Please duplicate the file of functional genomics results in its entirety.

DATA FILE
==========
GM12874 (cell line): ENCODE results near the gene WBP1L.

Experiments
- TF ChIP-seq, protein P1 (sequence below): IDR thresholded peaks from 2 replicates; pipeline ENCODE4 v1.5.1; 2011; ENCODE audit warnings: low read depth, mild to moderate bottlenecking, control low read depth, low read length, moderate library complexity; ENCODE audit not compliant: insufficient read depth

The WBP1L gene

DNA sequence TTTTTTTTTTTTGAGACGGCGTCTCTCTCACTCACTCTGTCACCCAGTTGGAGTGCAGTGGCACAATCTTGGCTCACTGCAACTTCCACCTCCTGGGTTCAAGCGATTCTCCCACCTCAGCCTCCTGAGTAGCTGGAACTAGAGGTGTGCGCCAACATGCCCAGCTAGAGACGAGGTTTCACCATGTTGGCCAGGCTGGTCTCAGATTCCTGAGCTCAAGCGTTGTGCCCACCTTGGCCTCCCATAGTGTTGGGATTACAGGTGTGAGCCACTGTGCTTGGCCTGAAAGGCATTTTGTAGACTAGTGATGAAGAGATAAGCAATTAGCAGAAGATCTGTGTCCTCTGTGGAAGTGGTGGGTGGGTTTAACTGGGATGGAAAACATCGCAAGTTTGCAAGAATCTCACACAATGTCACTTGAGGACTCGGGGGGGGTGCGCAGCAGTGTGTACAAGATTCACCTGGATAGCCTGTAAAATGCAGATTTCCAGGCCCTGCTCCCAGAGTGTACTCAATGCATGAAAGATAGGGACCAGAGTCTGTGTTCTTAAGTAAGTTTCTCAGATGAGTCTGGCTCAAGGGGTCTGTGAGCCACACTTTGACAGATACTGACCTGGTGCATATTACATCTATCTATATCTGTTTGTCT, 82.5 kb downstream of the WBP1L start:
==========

GM12874 (cell line): ENCODE results near the gene WBP1L.

Experiments
- TF ChIP-seq, protein P1 (sequence below): IDR thresholded peaks from 2 replicates; pipeline ENCODE4 v1.5.1; 2011; ENCODE audit warnings: low read depth, mild to moderate bottlenecking, control low read depth, low read length, moderate library complexity; ENCODE audit not compliant: insufficient read depth

The WBP1L gene

DNA sequence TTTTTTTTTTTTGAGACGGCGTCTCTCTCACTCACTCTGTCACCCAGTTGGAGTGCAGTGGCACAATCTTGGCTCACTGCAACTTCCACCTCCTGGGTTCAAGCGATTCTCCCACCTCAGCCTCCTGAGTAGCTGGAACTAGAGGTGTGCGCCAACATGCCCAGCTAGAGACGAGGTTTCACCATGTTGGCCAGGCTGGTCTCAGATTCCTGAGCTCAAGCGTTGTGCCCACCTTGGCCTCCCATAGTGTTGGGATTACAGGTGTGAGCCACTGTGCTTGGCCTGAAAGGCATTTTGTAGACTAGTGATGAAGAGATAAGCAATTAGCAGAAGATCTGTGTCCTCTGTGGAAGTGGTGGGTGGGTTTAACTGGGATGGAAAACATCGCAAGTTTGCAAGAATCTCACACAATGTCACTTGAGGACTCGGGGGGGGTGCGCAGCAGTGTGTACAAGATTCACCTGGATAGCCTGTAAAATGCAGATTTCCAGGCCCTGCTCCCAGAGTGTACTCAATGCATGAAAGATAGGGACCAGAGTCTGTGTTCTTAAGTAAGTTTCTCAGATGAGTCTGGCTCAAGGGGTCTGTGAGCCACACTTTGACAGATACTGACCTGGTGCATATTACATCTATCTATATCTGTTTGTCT, 82.5 kb downstream of the WBP1L start: